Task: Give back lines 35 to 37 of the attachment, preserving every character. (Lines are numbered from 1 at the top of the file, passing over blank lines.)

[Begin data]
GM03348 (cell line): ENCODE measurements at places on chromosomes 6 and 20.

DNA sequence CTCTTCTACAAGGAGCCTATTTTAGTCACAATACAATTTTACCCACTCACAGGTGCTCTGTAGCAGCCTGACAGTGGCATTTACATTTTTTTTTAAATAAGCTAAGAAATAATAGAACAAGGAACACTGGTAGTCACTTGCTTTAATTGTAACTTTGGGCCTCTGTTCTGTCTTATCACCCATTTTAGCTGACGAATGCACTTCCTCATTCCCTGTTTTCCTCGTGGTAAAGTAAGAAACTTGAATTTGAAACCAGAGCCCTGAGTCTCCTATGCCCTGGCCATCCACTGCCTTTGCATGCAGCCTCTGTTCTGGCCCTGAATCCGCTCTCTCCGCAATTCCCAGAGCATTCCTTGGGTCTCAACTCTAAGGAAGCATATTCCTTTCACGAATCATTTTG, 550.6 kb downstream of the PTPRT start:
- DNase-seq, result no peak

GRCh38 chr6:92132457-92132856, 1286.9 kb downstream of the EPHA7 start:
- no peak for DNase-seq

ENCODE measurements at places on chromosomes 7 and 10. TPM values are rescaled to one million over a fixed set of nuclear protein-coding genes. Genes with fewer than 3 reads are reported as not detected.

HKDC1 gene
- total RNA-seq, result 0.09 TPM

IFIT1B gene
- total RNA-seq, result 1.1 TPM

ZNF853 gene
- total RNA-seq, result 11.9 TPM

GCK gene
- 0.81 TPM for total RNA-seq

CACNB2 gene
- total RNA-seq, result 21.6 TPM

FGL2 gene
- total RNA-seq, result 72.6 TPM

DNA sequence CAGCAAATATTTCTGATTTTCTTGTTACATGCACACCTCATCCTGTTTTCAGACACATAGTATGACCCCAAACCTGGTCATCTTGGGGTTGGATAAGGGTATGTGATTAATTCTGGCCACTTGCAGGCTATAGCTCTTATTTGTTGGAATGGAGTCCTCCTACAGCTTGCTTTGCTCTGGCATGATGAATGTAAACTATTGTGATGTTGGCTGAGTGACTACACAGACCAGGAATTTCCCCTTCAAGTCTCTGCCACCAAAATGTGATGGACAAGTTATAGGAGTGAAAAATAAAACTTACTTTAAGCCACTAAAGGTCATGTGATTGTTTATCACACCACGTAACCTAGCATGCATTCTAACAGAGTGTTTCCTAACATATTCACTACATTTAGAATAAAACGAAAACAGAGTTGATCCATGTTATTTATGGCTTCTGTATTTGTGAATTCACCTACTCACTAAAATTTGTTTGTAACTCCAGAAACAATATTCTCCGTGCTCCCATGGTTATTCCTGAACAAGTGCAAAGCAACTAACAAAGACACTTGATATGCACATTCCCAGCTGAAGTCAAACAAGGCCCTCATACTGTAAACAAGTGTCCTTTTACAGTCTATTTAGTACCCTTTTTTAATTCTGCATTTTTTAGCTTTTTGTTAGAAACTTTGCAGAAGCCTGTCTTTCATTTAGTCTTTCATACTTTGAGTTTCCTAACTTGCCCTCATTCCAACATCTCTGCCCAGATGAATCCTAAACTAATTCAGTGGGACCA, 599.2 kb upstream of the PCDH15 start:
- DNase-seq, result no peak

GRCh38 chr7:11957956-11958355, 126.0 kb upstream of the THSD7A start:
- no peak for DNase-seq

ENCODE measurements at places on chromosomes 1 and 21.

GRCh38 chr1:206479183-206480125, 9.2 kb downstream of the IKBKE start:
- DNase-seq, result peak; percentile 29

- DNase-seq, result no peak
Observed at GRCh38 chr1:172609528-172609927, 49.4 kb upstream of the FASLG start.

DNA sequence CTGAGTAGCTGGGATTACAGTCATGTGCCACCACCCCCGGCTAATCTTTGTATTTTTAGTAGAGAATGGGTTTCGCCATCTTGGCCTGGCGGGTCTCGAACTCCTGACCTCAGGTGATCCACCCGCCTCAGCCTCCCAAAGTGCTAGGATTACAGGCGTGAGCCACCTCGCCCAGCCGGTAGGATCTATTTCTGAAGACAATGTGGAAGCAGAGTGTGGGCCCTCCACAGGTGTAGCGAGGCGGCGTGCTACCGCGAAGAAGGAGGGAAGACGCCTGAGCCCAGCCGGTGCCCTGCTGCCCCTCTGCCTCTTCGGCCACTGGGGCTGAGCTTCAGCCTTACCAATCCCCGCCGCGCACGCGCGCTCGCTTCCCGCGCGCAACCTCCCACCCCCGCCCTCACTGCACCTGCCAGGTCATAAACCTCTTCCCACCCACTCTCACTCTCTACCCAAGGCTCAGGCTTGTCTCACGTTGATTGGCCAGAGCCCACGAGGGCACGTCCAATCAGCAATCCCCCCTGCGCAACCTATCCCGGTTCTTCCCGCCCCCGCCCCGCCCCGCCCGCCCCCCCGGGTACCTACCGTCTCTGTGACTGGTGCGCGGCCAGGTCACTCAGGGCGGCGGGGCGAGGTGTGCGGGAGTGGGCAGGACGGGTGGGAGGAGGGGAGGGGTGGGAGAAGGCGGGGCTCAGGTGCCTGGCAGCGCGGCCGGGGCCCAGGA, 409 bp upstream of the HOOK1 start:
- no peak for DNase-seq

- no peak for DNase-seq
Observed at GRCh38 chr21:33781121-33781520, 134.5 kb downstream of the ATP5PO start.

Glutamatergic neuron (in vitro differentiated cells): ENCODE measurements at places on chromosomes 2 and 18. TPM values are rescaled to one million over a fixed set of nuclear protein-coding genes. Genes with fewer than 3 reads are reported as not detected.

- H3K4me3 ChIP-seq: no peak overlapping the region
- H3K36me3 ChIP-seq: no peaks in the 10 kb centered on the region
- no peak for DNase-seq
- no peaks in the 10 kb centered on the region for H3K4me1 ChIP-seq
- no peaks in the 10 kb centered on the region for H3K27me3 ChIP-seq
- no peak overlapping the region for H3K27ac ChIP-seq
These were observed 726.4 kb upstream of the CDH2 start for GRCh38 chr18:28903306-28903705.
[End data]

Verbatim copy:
- no peak for DNase-seq
- no peaks in the 10 kb centered on the region for H3K4me1 ChIP-seq
- no peaks in the 10 kb centered on the region for H3K27me3 ChIP-seq